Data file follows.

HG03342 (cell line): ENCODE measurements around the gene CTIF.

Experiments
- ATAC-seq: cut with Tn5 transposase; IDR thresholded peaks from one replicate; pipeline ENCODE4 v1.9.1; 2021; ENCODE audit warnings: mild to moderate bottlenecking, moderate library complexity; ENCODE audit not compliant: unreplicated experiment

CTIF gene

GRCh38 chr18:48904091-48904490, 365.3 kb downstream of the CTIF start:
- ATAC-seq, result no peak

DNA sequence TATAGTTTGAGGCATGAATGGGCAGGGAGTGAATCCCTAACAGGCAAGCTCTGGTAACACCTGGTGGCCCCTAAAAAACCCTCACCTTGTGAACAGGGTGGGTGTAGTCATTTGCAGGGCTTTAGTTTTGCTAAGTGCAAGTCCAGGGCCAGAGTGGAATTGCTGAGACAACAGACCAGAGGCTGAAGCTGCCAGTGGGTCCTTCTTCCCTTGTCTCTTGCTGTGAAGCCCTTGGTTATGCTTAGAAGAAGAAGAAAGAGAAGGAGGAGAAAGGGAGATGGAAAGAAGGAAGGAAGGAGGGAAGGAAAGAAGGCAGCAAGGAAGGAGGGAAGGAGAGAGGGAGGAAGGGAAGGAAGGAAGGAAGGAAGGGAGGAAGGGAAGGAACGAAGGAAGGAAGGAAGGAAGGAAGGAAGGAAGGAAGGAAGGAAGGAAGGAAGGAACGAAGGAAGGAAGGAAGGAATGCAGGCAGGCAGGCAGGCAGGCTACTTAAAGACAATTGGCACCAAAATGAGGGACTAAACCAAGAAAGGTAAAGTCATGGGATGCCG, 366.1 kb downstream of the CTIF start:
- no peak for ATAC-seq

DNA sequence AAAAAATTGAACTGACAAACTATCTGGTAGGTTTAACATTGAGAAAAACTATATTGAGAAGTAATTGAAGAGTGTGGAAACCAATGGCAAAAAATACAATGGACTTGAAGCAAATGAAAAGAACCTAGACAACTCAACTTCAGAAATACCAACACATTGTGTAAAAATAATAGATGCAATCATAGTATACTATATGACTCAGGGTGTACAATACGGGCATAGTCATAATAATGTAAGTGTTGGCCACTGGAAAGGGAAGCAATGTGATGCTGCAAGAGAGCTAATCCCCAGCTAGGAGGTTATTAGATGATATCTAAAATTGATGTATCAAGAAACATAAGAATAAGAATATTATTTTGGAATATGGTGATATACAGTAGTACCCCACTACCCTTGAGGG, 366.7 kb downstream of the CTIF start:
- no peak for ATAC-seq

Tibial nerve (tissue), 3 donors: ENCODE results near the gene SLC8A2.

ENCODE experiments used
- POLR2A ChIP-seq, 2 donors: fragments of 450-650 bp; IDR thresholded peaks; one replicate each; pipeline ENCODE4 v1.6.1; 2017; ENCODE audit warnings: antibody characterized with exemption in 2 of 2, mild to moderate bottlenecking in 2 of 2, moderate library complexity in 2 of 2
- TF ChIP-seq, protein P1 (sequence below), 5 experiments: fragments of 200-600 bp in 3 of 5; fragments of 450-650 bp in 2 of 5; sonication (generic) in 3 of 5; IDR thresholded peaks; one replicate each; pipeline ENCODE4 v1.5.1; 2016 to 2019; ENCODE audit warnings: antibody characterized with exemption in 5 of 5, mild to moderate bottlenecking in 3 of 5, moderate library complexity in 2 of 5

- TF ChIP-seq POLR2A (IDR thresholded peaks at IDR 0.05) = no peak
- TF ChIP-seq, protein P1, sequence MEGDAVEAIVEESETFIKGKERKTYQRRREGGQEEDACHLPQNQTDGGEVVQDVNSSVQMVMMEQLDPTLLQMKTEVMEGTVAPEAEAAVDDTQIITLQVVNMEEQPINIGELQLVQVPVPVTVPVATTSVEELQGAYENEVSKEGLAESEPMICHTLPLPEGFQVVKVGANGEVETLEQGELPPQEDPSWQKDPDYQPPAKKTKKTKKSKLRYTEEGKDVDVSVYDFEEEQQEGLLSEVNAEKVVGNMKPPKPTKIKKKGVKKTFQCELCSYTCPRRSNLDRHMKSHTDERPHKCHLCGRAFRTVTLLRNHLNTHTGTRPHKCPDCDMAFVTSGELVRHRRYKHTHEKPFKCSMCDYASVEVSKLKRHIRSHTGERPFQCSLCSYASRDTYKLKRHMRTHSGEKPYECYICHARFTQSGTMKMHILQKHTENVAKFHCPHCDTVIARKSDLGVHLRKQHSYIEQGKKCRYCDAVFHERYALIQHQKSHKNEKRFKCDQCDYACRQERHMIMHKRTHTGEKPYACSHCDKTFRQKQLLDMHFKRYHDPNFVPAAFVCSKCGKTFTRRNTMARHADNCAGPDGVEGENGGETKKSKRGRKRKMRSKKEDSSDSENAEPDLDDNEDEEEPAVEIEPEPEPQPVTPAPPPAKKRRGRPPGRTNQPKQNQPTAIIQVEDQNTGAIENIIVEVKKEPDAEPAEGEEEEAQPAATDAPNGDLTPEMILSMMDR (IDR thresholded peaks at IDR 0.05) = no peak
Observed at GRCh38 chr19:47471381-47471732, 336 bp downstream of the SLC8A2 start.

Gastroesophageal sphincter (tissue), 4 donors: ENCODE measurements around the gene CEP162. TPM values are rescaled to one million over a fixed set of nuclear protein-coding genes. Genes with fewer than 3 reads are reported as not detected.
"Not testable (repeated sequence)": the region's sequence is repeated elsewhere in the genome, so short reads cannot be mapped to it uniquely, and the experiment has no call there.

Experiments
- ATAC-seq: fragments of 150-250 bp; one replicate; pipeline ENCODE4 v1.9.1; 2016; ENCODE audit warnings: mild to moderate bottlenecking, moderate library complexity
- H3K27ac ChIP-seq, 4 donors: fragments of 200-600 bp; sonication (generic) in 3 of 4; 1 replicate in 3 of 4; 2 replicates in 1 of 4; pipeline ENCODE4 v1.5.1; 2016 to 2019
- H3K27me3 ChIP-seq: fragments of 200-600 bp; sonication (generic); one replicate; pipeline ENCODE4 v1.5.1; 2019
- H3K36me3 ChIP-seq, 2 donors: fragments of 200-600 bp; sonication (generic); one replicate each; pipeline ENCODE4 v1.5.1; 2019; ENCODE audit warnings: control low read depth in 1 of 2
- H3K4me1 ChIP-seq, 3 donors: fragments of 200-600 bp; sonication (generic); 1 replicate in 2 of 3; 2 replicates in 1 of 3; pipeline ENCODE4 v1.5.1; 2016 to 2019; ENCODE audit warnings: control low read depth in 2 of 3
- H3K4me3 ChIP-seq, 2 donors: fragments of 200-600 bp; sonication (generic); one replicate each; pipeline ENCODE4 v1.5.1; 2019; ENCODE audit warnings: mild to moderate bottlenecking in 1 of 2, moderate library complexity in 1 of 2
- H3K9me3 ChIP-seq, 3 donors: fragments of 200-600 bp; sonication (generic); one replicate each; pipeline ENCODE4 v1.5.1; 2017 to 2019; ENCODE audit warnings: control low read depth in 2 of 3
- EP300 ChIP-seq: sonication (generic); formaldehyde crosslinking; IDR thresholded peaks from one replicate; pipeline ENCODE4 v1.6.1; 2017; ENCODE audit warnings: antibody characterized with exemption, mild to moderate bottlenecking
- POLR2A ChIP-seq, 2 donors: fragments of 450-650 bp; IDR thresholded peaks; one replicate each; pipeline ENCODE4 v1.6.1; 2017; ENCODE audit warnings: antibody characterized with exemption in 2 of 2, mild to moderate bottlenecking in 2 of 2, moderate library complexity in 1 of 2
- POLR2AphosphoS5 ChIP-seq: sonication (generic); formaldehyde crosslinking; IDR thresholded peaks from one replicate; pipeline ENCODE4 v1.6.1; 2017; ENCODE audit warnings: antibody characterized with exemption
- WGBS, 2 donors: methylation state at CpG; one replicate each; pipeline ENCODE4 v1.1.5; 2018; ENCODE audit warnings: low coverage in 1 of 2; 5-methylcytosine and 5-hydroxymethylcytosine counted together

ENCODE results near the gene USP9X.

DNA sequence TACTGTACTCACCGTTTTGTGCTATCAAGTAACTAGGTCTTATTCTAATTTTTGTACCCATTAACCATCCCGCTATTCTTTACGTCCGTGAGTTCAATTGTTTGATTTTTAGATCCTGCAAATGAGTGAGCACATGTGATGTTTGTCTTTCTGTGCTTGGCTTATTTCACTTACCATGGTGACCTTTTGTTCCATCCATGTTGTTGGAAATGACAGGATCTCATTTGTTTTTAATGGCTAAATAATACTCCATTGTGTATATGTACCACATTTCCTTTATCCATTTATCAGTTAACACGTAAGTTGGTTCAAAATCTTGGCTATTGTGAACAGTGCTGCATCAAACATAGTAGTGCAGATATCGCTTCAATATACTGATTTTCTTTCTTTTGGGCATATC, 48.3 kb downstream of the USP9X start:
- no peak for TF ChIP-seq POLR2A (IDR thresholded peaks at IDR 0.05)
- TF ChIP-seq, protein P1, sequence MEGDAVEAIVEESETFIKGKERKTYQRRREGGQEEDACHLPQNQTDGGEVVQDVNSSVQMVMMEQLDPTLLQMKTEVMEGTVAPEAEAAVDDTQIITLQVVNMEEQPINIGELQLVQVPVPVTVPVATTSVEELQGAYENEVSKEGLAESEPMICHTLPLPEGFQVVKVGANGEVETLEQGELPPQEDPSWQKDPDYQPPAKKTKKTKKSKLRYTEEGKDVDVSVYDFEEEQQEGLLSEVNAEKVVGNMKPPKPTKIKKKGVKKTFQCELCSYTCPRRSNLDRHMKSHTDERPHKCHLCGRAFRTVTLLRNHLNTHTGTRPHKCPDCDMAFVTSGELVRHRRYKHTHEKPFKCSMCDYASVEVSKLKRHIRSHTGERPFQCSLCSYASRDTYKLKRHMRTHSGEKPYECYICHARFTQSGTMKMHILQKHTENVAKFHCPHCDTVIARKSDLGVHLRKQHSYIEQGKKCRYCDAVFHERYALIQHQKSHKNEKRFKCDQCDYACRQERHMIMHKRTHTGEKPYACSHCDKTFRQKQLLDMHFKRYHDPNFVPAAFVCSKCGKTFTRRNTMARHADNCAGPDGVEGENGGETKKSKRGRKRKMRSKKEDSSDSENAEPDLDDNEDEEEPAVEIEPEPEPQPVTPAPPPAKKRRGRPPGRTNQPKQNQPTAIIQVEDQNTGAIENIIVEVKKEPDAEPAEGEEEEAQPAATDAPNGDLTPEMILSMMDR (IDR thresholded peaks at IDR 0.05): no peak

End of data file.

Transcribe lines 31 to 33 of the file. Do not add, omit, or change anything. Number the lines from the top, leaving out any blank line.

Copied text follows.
- WGBS, 2 donors: methylation state at CpG; one replicate each; pipeline ENCODE4 v1.1.5; 2018; ENCODE audit warnings: low coverage in 1 of 2; 5-methylcytosine and 5-hydroxymethylcytosine counted together

ENCODE results near the gene USP9X.

DNA sequence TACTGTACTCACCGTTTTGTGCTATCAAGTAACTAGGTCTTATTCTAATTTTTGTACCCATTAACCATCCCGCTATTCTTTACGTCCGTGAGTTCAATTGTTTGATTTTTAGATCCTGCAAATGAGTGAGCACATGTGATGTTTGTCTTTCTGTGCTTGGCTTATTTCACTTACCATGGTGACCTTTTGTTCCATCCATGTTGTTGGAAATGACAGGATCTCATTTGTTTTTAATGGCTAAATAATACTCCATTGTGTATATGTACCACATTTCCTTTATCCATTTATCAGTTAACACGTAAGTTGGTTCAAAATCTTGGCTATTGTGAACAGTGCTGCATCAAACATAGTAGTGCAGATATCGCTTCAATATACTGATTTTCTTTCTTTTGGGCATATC, 48.3 kb downstream of the USP9X start: